According to EDHS 2011, 91 per cent of women with more than secondary Education received ANC as compared with 25 per cent of women with no Education [5]. The possible justification for educated women’s to book first ANC within recommended time could be the higher the educational status the better understanding of information and the better the knowledge about the importance of timely booking of first ANC.

Multivariate analysis in this study, parity was found as statistically significant factor influence timing of first Antenatal care. Respondents with parity Zero were 1.8 times more booked within the recommended as compared with that of women with parity one and above (AOR=1.8, 95% CI, 1.1-2.8, p<0.05). Similarly, in Nigeria, 53.3 per cent women were booked lately as parity increases and also in Indonesia 16% [10,11] respectively. This finding is consistent with EDHS 2011, women with high parity less likely to time first ANC booking before four month of pregnancy.

In this study, multivariate analysis revealed that past experience of ANC service utilization has significant association with timing of first ANC booking. The proportion of respondents those didn’t have experience of past Antenatal care service utilization were 1.7 times more to book first ANC timely when compared to the referents (AOR=1.7, 95% CI, 1.1-2.8, p<0.05). Similarly, other study revealed that quality of previous service and satisfaction influence booking [16] and 28.7 per cent of women complained long waiting time as hindering factors for booking of first ANC timely [17]. In this study, finding was more or less similar that 24 per cent of women reported that long waiting time as factor not to book timely.

Also study in Hadiya Zone, revealed that waiting time to get service has significant association with booking of first ANC [8]. By multivariate analysis, this study revealed that woman’s’ knowledge on importance of the timely booking has significant association with timing of first ANC booking within recommended time as compared to referents.

Analysis revealed that respondents those know the importance of timely booking were two times more to book first Antenatal care within recommended time as compared to referents (AOR=2.1, 95% CI, 1.3-3.4, p<0.05). In the same manner, study shown that 74 per cent of women who lacked sufficient knowledge on the importance of booking timely were booked first ANC lately as compared to others [17]. Study shown that 22.8 per cent women were booked lately due lack of knowledge on importance of timely booking [11]. Knowledge of mothers on importance of timely booking was strong predictor of timing of first ANC booking before fourth month of pregnancy as recommended [8,17].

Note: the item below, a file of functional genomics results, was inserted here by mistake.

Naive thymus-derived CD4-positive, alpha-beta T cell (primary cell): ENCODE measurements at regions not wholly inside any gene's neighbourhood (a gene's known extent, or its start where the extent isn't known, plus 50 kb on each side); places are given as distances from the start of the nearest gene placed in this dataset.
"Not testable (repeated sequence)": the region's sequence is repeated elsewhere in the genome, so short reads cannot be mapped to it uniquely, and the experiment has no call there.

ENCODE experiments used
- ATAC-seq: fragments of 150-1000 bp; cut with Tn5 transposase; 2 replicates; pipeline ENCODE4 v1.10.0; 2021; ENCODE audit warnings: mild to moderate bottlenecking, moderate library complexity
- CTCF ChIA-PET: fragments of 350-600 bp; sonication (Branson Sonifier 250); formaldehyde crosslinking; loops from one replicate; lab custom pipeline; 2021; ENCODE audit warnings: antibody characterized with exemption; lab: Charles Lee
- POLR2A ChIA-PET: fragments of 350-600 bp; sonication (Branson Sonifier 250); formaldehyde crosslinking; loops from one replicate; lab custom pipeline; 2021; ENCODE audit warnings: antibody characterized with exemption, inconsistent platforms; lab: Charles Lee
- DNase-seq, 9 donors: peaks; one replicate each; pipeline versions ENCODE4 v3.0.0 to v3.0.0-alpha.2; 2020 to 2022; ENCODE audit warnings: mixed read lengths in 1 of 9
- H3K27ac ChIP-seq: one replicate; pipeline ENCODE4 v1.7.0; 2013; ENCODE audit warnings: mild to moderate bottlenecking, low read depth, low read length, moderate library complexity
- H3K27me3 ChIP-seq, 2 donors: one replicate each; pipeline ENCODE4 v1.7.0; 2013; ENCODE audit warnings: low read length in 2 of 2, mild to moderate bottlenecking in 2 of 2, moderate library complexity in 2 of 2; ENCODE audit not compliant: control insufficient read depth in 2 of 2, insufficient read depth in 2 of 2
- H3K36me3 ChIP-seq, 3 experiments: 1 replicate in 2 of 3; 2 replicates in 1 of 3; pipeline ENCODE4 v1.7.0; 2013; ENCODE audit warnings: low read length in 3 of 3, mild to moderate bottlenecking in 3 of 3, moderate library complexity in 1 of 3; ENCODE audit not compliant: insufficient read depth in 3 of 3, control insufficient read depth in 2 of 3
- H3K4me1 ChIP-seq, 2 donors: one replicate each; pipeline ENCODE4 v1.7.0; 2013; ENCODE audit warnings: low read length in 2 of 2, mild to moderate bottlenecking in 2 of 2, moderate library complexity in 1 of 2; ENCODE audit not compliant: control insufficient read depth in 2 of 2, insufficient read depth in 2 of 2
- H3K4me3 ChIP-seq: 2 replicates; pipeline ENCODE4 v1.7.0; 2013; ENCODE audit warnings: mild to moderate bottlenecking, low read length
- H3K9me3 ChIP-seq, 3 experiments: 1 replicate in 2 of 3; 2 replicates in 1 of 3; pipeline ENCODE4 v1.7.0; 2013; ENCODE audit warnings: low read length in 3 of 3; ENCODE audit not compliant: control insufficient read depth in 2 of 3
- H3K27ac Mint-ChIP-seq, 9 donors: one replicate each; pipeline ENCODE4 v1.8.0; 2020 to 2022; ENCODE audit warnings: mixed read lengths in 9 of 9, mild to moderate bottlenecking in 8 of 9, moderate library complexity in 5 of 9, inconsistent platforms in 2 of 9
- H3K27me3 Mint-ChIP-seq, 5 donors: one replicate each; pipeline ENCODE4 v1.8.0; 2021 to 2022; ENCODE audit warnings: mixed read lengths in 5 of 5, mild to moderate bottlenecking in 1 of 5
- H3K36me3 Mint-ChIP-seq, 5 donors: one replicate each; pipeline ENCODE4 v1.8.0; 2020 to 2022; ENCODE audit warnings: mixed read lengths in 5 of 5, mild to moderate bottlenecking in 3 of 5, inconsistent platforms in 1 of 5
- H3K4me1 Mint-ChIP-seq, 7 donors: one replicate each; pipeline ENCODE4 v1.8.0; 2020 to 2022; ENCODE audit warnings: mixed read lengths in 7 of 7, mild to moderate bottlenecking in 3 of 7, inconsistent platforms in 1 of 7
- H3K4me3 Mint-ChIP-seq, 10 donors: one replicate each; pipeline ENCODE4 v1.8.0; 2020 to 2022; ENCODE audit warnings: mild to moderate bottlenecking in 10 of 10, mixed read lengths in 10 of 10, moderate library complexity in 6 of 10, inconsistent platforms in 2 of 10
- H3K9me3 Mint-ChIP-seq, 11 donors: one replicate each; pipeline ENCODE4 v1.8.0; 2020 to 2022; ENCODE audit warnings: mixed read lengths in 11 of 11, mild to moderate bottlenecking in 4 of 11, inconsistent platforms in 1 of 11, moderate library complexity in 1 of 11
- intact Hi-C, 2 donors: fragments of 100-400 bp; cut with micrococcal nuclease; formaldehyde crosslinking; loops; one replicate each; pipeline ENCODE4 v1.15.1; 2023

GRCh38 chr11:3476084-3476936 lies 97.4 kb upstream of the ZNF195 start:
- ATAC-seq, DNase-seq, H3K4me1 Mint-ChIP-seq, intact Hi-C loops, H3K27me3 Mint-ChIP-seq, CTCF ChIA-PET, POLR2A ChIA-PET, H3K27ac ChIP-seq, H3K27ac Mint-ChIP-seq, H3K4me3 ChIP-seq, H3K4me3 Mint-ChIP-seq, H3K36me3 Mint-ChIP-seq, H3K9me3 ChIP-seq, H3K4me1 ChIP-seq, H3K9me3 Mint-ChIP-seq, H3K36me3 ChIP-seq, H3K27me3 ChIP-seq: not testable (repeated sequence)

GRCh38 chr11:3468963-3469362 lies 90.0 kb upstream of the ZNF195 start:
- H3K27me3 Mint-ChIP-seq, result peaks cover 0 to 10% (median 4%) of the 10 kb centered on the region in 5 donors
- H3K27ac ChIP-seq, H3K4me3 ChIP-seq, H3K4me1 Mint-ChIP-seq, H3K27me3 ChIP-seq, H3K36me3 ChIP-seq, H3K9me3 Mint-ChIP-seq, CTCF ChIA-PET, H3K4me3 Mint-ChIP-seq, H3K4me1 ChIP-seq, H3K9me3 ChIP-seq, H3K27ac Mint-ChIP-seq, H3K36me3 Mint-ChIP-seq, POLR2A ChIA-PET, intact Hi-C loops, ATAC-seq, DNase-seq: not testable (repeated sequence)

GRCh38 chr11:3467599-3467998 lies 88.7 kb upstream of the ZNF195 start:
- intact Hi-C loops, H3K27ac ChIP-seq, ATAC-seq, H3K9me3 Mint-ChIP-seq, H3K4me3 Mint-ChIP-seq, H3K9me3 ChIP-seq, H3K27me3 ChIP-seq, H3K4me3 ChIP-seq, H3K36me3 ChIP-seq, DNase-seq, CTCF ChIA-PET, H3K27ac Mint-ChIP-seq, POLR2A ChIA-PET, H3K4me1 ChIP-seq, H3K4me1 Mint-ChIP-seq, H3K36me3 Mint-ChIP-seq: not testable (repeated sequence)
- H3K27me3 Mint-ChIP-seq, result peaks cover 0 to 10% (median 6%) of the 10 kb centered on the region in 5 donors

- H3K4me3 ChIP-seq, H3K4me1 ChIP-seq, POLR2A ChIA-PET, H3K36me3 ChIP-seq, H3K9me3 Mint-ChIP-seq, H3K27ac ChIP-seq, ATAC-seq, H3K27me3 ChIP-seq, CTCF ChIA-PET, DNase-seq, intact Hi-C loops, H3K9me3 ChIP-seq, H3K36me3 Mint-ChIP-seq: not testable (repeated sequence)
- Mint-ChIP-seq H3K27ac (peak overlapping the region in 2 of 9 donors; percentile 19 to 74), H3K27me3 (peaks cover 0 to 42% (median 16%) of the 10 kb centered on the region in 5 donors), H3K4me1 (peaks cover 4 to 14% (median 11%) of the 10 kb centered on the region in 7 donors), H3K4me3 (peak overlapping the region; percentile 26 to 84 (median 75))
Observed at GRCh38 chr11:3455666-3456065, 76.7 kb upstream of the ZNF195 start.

Conclusion

Out total respondents 35.4 per cent made their first ANC booking before fourth month’s pregnancy whereas 64.4 per cent were booked within fourth month of pregnancy and above.

Among respondents socio-demographic characteristics, age was found as independent determinant factor of timing of first Antenatal care booking. Respondents’ education was found to affect timing of first ANC booking. Knowledge of respondents on importance of timely booking ANC for the health of mother and fetus were found low. Respondents’ knowledge on importance of timely booking was revealed as significant factor of timing first ANC booking. Parity of respondents was indicated as one of factors that significantly associated with timing of first Antenatal care booking. Respondents awareness (being advised or informed) on timing of first Antenatal care booking was found as statistical significant factor for timing of first Antenatal care booking

Pervious ANC utilization was a negative forecaster for timing of first Antenatal care booking. Therefore, only 35.4 per cent of respondents were booked with in recommended time. The respondents Age, educational status, parity, knowledge on importance timely booking, awareness (being informed before to book) and past experience of Antenatal care service utilization was significantly associated with timing of first Antenatal care booking.

Recommendation

Based on the findings of this study the following recommendations were made:

• Dilla town, Health office, should develop a detailed and clear guideline and structure that will advance knowledge of reproductive age women on timing of Antenatal care.

• HEW should provide clear information on booking ANC to the expectant mother should be established.

• Training on simple and effective way of providing ANC should be given to health care providers.

• All stack holder should focus on advancement of women Education

• Dilla City Administration should emphasis ever more on knowledge of women on timing and quality of ANC service when programs are planned, implemented and evaluated.

There should be further quantitative and qualitative studies focusing on quality of ANC service.

References